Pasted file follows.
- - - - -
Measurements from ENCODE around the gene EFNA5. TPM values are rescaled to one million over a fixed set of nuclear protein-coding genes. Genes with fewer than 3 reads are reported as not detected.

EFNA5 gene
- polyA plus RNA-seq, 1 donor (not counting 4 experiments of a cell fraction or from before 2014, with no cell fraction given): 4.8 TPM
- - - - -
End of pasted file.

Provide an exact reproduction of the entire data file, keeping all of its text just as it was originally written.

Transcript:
Measurements from ENCODE around the gene EFNA5. TPM values are rescaled to one million over a fixed set of nuclear protein-coding genes. Genes with fewer than 3 reads are reported as not detected.

EFNA5 gene
- polyA plus RNA-seq, 1 donor (not counting 4 experiments of a cell fraction or from before 2014, with no cell fraction given): 4.8 TPM